19

CentOS 5.9

For testing purposes, I want my CentOS server to listen on a secondary virtual IP (eth0:0). I'm familiar with nc -l -p <port> but it only listens on the primary. Is there a way I can specify a specific IP for the listener to use?

If not, is there another "stock" utility in CentOS 5.9 that can do this?

35

The syntax depends on the netcat package.

netcat-openbsd

nc -l 192.168.2.1 3000

netcat-traditional

nc -l -p 3000 -s 192.168.2.1

A simple way (at least in bash) for telling them apart in scripts is:

if ldd $(type -P nc) | grep -q libbsd; then
    nc -l 192.168.2.1 3000
else
    nc -l -p 3000 -s 192.168.2.1
fi
8
  • This is exactly what the man page says. – Michael Hampton May 31 '13 at 16:36
  • @MichaelHampton I am not sure whether I understand correctly what you mean. – Hauke Laging May 31 '13 at 16:39
  • 1
    I think in netcat-traditional you can do -l -p – user May 31 '13 at 16:39
  • 1
    @MichaelHampton I guess I will take quite a while yet until I understand the practice rules of upvoting. If I have a look at what I get upvotes for (and much worse: What not for!) then I could cry. But it looks like this big problem's solution kicks me above the desired 3,000 points... (I noticed that on Unix & Linux my interest in rep dropped a lot after that) – Hauke Laging May 31 '13 at 16:43
  • 1
    @SAMPro The answer was not incorrect but incomplete. – Hauke Laging May 13 '20 at 20:11
8

For completion:

nc -l -p port -s ip

should work too. Works with nc6 version 1.0 and netcat (The GNU Netcat) 0.7.1.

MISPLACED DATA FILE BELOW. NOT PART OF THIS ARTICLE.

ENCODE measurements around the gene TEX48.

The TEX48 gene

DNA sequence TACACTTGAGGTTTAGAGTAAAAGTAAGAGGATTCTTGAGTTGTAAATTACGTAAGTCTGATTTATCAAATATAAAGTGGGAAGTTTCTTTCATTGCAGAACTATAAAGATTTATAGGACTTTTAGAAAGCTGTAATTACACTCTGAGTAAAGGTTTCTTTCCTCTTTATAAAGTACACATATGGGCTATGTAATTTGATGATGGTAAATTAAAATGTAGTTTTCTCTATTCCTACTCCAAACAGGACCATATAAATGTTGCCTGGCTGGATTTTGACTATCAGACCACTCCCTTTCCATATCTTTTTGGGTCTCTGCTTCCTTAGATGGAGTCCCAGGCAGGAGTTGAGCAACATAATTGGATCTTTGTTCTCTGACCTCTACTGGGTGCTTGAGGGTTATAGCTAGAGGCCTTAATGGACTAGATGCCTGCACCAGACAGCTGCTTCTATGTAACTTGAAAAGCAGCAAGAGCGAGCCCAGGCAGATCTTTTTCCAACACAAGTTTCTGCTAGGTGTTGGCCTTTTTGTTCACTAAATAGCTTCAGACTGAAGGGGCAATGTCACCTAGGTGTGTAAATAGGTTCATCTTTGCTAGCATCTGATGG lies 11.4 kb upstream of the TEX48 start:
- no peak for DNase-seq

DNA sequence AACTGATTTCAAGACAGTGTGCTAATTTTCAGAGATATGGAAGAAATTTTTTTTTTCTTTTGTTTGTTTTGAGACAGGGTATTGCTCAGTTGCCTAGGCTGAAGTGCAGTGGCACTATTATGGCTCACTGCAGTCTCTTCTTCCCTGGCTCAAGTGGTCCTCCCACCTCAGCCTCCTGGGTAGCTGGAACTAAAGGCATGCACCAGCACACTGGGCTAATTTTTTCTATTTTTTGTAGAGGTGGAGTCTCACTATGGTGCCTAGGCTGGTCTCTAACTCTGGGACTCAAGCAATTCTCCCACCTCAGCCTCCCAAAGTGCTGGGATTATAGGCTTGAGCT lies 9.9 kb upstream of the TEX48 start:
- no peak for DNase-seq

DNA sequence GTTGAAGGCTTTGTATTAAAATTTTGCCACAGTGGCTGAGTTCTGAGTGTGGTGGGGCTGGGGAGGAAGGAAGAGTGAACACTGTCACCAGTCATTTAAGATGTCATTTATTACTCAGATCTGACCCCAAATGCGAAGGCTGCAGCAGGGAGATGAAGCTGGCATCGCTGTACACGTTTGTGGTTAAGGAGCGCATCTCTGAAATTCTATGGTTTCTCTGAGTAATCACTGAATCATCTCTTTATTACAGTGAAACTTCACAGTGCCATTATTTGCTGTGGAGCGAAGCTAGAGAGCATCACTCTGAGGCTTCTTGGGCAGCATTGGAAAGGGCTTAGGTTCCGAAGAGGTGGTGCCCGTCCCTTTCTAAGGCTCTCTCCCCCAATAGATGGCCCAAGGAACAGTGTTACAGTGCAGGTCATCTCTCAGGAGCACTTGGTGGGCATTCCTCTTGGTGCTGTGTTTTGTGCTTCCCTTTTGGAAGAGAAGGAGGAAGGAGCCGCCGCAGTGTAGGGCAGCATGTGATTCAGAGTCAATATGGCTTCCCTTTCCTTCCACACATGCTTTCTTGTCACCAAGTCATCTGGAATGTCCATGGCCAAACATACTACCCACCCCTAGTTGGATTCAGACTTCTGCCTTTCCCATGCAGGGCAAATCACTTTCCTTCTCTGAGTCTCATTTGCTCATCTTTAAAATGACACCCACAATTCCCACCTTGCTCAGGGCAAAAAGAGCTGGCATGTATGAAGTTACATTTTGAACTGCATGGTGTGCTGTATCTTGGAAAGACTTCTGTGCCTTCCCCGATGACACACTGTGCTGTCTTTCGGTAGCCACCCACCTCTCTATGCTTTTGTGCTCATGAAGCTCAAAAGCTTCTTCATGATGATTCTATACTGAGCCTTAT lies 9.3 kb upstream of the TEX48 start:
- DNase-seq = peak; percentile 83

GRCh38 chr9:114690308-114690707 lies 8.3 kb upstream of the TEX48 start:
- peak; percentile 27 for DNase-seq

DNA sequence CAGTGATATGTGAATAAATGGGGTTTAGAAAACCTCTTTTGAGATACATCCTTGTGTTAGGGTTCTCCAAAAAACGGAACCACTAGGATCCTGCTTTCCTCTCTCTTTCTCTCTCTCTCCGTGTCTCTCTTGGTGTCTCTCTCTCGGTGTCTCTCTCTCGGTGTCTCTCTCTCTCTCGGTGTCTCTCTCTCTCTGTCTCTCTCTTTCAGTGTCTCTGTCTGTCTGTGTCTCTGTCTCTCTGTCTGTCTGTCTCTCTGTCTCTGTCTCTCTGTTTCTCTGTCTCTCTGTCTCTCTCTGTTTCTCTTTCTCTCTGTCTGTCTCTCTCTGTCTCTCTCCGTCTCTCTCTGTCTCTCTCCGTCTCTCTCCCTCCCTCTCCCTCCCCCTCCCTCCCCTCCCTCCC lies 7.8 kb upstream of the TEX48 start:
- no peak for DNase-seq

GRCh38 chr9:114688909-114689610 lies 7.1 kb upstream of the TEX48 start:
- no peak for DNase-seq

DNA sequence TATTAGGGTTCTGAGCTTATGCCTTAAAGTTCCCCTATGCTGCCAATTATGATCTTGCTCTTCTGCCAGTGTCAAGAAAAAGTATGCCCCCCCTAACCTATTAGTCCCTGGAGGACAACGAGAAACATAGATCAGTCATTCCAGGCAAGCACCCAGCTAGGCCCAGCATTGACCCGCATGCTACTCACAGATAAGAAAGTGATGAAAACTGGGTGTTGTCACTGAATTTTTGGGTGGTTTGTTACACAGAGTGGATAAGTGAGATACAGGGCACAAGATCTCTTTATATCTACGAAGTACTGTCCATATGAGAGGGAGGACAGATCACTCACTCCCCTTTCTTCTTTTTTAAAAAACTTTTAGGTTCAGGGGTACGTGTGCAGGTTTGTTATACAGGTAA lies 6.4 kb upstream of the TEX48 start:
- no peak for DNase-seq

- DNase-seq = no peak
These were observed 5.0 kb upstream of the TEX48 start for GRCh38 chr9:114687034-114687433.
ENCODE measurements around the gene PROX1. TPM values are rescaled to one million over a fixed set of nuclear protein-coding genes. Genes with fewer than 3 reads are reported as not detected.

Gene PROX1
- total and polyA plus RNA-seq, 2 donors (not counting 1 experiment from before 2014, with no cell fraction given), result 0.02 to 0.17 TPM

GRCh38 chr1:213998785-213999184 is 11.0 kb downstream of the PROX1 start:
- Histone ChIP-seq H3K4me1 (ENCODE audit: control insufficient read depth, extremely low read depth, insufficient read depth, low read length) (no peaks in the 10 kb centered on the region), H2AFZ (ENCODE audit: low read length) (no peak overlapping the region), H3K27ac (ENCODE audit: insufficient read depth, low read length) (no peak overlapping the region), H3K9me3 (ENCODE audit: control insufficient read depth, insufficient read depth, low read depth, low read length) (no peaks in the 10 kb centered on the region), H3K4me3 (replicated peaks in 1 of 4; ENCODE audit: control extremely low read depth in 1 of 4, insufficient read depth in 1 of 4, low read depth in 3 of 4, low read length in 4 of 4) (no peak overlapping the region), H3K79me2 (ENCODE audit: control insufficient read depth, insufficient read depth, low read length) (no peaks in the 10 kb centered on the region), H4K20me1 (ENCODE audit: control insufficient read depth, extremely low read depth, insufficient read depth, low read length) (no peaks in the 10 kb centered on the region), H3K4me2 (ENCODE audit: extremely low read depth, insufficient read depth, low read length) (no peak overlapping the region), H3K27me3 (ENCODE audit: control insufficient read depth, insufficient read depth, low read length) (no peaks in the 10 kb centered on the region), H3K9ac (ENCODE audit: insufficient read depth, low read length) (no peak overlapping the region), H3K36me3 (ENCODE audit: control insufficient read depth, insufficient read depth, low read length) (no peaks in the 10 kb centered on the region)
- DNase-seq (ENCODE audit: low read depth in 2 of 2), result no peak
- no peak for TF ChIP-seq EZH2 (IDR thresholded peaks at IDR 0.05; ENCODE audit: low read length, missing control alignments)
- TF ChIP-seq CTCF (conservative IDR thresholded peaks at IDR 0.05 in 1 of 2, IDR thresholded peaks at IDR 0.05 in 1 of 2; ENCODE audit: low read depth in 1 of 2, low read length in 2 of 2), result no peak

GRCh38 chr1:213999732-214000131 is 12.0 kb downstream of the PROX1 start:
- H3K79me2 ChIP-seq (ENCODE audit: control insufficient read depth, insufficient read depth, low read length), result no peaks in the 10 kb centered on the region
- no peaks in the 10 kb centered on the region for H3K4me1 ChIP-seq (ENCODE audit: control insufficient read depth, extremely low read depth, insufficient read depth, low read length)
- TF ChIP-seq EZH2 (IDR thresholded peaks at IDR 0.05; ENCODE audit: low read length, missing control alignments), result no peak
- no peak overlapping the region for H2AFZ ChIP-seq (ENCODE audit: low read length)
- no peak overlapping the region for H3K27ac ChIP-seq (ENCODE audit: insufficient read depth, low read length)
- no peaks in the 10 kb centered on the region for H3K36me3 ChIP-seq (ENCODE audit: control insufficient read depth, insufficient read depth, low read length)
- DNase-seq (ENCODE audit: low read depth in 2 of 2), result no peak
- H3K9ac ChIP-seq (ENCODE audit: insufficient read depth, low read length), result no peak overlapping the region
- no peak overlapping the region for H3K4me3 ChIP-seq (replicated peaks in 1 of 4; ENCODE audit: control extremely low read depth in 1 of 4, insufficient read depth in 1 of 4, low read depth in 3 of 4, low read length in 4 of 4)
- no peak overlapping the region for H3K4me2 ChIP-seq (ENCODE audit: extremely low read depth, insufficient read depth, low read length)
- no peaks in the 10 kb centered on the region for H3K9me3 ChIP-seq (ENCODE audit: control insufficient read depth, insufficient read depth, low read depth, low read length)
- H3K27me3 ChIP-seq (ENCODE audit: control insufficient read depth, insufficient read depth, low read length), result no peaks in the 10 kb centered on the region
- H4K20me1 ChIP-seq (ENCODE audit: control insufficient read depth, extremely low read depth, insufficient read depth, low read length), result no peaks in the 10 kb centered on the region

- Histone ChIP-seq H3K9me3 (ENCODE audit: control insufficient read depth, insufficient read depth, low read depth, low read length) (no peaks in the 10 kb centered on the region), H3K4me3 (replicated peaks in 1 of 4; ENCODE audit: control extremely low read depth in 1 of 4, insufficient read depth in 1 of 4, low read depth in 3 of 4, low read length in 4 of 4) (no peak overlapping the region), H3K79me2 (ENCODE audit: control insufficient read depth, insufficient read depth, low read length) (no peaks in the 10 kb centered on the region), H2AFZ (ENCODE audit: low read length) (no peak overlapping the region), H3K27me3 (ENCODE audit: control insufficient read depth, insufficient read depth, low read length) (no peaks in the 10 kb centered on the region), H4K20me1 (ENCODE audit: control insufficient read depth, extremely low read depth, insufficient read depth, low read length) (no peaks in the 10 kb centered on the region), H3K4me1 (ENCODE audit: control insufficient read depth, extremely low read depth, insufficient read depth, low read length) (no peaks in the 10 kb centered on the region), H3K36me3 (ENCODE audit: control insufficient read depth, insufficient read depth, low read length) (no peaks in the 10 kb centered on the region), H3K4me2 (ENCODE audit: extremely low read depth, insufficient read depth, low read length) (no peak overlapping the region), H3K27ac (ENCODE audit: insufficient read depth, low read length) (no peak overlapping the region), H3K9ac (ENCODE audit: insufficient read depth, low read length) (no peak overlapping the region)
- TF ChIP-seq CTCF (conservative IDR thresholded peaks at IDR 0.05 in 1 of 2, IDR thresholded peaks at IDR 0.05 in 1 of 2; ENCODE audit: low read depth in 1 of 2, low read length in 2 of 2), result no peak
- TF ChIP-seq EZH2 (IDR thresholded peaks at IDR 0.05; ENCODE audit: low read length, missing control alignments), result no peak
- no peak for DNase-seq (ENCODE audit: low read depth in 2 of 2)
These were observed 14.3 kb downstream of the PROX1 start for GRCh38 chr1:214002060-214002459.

The command from Laging doesn't work with nc6 (used in debian).

5
  • 2
    The only way I can get to specify the listening interface on Ubuntu's nc. – djule5 Aug 5 '16 at 15:33
  • 2
    nc says that you cannot use both -s and -l together – SunSparc Oct 11 '16 at 22:42
  • 1
    @SunSparc yet it is the only way to go for me to specify both local ip and local port in server mode - no other combination of options works here (nc v1.10-38, debian) – Antony Hatchkins Mar 22 '17 at 18:01
  • I think the issue could be that different netcat versions behave differently. I can't seem to get a version string out of mine, but there are at least two packages netcat-traditional vs netcat-openbsd. netcat -vvlp 4445 -s 172.17.0.1 gives me listening on [172.17.0.1] 4445 ... vs netcat -vvl 172.17.0.1 4445 gives me listening on [any] 36539 ... – relet Oct 3 '17 at 8:30
  • I had to specify the -s flag on debian buster. – Karl Pokus Feb 7 '20 at 7:33

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